The last 4 days have been pretty interesting if behind the wheel adventures are your thing. Driving out of Clinton Lake State Park, in Lawrence Kansas on Thursday, the temps were already over 80 degrees, with humidity around 75%. Pretty sticky and hot, unless you’re naked, and I keep hearing stories about the laws against that. We jumped on I-70 heading west about an hour. At exit 225 we exited onto state Highway 156 heading southwest across the state, two lanes all the way. This is the drive most people complain about, that there’s nothing out there or it’s flat and boring. I’d be happy to argue that notion. The land is varied in terrain and a gradual climb in altitude. Along the way the flora and fauna change. In the Flint Hills, bison appear on the slopes, surrounded by prairie dogs, pronghorn, and coyotes. Flora is represented by scrub brush, sage, and plants that are tough enough to live in arid conditions. Some say it looks a little pre-historic. Eventually, the landscape changes from natural to farmed. Grain elevators are just yards off the highway every 30 miles or so. The highway passes through towns so small the speed limit is reduced from 65 miles an hour to maybe 50. There is almost no traffic anywhere. Mostly cattle trucks, agriculture chemical tankers, and occasionally a local pick-up. Passing farm equipment and tractors on the road is a regular occurrence, and watching crop dusters sweeping across fields and making low flying u-turns over the highway kept us on our toes. The corn grows from horizon to horizon, in all directions. We wondered how much of this food is grown for markets overseas and how much of it stays here. We thought about family farms and the changing way of life. We passed a few cattle feedlots. 25 to 30 acres of bare dirt with cattle separated into a hundred different pens. Thousands of cattle, all fed a rich diet to fatten them up for their last ride in a cattle truck to a factory that will render them into packs of meat for markets. We pondered these great plains and the planting, growing, and harvesting. At times we felt a little quiet soaking it all in. Arriving in Garden City Kansas, we fueled Sunny the van and slipped into a row of over the road trucks in a Walmart parking lot. While I took Indie for a walk, Christina cooked dinner. We ate, reflected on our day, and the scenes we witnessed. After washing the dishes and reading a little, we settled into our lovely little bed, snoozing away to the sound of purring trucks. In the morning it was funny to wake up realizing half the trucks had left. We didn’t even hear them pull away. We made coffee, ate breakfast, checked the fluids in Sunny, and hit the road again. Heading south on I-83 from Garden City we exited onto state Highway 160 for our trip to Trinidad Colorado. The two-lane road on this route cut through the land, rough and with no shoulders. Tallgrass and scrub grew right up to the white lines on both sides. At one point for several miles, the road looked like a ruffled ribbon headed for the horizon, at 60 miles per hour we were riding what felt like a little roller coaster. The pavement was un-even and for the first time in our travels, some things inside Luna came out of the cabinets and broke. Not one single other RV or camper was seen until we crossed into Colorado. It was the most desolate section of the country we crossed so far. Highway 160 took us straight into Trinidad Colorado. A beautiful little city, with lots of stone buildings. It reminded us a little of Jackson Hole Wyoming, a ton of tourists and bustling shops. We did some shopping for supplies and were glad to see the store practiced COVID-19 safety. Leaving Trinidad heading south on I-25 the climb continued. Sunny the van did fine, keeping a steady pace and running at normal temperatures. Passing through Raton we crossed our first mountain pass. About halfway up the climb construction was being done and the highway was only one lane. I was a little nervous we might slow down a lot and hold up traffic, but we kept a good speed, gained just a little engine temperature and crossed the top in good form. The road down the other side was forgiving and not too steep. It was good practice for things to come. We exited onto Highway 64 and headed toward Cimarron Canyon. This drive was fun. Sharp curves and rollers for an hour or so. Christina said it was a pretty view, but I didn’t see anything but curves in the road, and trees hanging low. Finally, after several long hours of driving our destination was just minutes away. We drove into the north end of Eagle Nest New Mexico late in the afternoon. Tired from driving all day we were ready to get to our destination, and we were glad to find Squash Blossom Lane just off Highway 64. Parked on the side of the rocky road we google earthed the location and thought we had the spot figured out. Worn out and hungry we headed for the driveway leading to our parking spot. The driveway heading up the mountainside had a decorative wood beam over the gate, and as we approached we both agreed the rig would clear the beam. This would be the last of our worries, then a drive up the lane to our spot. As we started to climb the slope it became very evident the grade was way steeper than it looked from the road. No problem I thought, if in doubt power out. Putting the pedal down we took on the slope, climbing a narrow rock drive that we could not stop on safely at this pitch. Within yards, the drive became a washed-out gulley. I felt like we were about to meet our maker, if I stopped we’d likely slide backward. Giving Sunny the adventure van even more gas we held on tight, steering between almost knee-deep gullies in the drive and bouncing like crazy we took the second right, the drive leveled out, and had no erosion, but as soon as we turned left again, not only was the drive washed out, it was grown over with brush, hard to see and almost as steep. My heart was racing and my mind was reeling in hysteria, so I gave Sunny all the pedal he had. The little Duramax motor revved up like a champ, new Michelin all-terrain tires spun and threw gravel but kept getting a grip. Luna closed her eyes and held on tight. Roaring up and around the last curve we pulled into the parking space next to the house we had so carefully determined to be our destination. We both laughed out loud at our crazy antics. Getting out I let the van idle for a few minutes to let the turbo cool down, and almost immediately Christina started to say we were at the wrong spot. She was right. We had climbed a slope when all we had to do was turn right instead of left at the bottom of the hill and park near another horse barn. Christina said she was considering punching me, especially since I had just almost killed all three of us. Fatigue had been our enemy, and my sense of judgment was skewed from a long day of driving. We should have never attempted that climb. Texting the landowner, our host who lives in another state, he was amazed that we had climbed that mountain, not only pulling a 34-foot trailer but also with only two-wheel drive. We were, you know, screwed. Our rig measures 53 feet total and we had about 44 of driveway width along a ledge to turn around on. But by now we were shot. I walked Indie, and Christina made supper. Worn out and feeling stupid, and knowing I had to figure out how to get our rig down the mountain, I had a tumultuous night, to say the least. What little sleep we got was good. Christina gave up the idea of murdering me in New Mexico, and I was pretty sure I had a plan to turn the rig around. After breakfast, we got to work. Reducing the air pressure in the front and rear axle tires meant we could swing Luna hard toward the ledge. I’d need to get the back tires within about 18 inches of the ledge to make room to un-hitch Sunny the van and move it to the other side of the tongue. About the time I had the back tires almost to the edge of the ledge, I saw a Dodge 2500, four-wheel-drive quad cab coming up the hill. Arriving at our little project Ed and Jackie got out and walked right up, staring at us both like we were crazy people. Ed said, “did you drive this rig up this road?”. Yes sir. “Well that makes you one heck of a good driver, I don’t know how you did it!” I was relieved, I was prepared to be laughed at out loud. But Ed and Jackie were there to help. The landowner had let them know we had arrived, at the wrong spot, and we may need some assistance. Christina and Jackie started to chat it up while Ed and I continued working on getting the coach swung around. Ed and I may have a few things in common, and he’s a few years older than me, so I’m pretty sure Jackie was congratulating Christina for keeping the murder rate to a minimum the night before. Ed and I backed Luna right out to the ledge, chocked the wheels and un-hitched Sunny. As planned I moved Sunny to the other side of the tongue and backing up swung the ball under the coupler and hooked up. The little Duramax did it’s work and tugged Luna across the slope and to a point where the whole rig was pointing straight toward the downward slope. The rig was turned around, and that was a huge relief, but now I had to get the whole thing down the mountain without breaking free and either getting stuck in the ruts or sliding of the ledges. Jackie and Ed are easy-going folks, so they made us take a break and check out the house we were parked near. They made sure we were drinking plenty of water since we were affected by the altitude and had some laughs with us while we checked out the place. On the way back to our rig, I asked Ed if he’d be nice enough to strap to the rear bumper on Luna and dead man the rig down the road with his Dodge. He said sure, and we got him hooked up. So off we headed down the slope, me steering with one hand, and managing the brakes with the controller and the braked pedal. The trailer brakes slid several times and I was pretty happy to have that Dodge back there keeping things on track. It took a little time to get back to the road and a flat spot to take the strap off Ed’s Dodge. I’ve never been so happy in my life to have a job done. We drove 50 yards to the gate across the street, backed into the pretty field we are in now, parked Luna, and breathed a deep breath of relief. Ed and Jackie shared a few minutes before they left, and I helped Ed change a tire he punctured on an elk skeleton while he was turning around in the field. Left alone, in the correct parking spot, with the sun in the sky and wind blowing through our little house, we reflected on the lesson we had lived. The adventure isn’t always on a trail or in a kayak. The thrill of this lifestyle comes in all different kinds of places. We learned a lot from our little climb up the mountain, and back down, and we’ll never forget it.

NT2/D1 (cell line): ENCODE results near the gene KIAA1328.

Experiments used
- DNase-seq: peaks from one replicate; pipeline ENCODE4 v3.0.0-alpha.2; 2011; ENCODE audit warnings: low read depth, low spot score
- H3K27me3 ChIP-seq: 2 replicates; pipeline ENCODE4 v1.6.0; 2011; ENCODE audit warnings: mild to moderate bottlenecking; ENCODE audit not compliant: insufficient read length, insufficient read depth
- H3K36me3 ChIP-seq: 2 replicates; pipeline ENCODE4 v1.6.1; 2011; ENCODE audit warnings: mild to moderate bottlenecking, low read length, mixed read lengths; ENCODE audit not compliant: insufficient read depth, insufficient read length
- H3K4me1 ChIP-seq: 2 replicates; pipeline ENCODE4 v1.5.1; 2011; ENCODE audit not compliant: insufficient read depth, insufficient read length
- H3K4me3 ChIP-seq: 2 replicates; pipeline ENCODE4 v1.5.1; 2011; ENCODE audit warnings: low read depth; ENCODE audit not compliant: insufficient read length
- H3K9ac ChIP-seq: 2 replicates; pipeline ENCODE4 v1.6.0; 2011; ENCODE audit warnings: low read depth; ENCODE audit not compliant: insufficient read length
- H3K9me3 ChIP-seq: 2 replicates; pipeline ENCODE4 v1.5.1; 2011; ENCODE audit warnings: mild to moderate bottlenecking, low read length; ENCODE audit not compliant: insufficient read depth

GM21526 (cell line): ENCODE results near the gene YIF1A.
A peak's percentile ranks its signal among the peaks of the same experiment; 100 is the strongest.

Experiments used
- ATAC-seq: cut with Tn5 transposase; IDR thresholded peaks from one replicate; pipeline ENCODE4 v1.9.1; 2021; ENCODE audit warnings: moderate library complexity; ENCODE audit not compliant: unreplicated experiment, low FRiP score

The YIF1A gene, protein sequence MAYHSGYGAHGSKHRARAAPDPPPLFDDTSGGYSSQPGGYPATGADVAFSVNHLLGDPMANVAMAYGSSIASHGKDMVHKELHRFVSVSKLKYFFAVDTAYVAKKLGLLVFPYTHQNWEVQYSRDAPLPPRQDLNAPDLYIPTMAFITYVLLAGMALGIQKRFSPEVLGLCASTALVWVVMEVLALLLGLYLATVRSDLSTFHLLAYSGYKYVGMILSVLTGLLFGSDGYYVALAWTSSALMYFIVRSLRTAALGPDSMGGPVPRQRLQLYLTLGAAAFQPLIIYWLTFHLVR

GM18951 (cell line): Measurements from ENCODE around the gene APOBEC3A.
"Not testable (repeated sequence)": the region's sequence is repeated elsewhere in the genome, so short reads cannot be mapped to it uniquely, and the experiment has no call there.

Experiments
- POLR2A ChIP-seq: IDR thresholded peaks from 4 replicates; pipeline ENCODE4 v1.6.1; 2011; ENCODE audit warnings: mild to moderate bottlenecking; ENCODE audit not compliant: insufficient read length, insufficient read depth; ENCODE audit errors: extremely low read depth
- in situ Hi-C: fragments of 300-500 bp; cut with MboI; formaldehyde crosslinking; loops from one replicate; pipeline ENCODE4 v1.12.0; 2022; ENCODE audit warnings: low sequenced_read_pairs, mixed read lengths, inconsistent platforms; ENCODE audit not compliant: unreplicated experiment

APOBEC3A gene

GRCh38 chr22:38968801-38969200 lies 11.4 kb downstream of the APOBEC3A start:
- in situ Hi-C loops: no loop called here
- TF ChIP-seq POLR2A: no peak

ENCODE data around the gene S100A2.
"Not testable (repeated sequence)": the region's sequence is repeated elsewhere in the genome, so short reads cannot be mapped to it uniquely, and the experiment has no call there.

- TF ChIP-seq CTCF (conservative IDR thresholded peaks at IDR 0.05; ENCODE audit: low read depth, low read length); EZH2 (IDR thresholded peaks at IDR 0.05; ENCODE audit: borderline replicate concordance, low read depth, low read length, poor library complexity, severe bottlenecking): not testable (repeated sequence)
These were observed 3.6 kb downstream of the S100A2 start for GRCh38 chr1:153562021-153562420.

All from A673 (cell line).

The Luna Journals. We’ve been busy.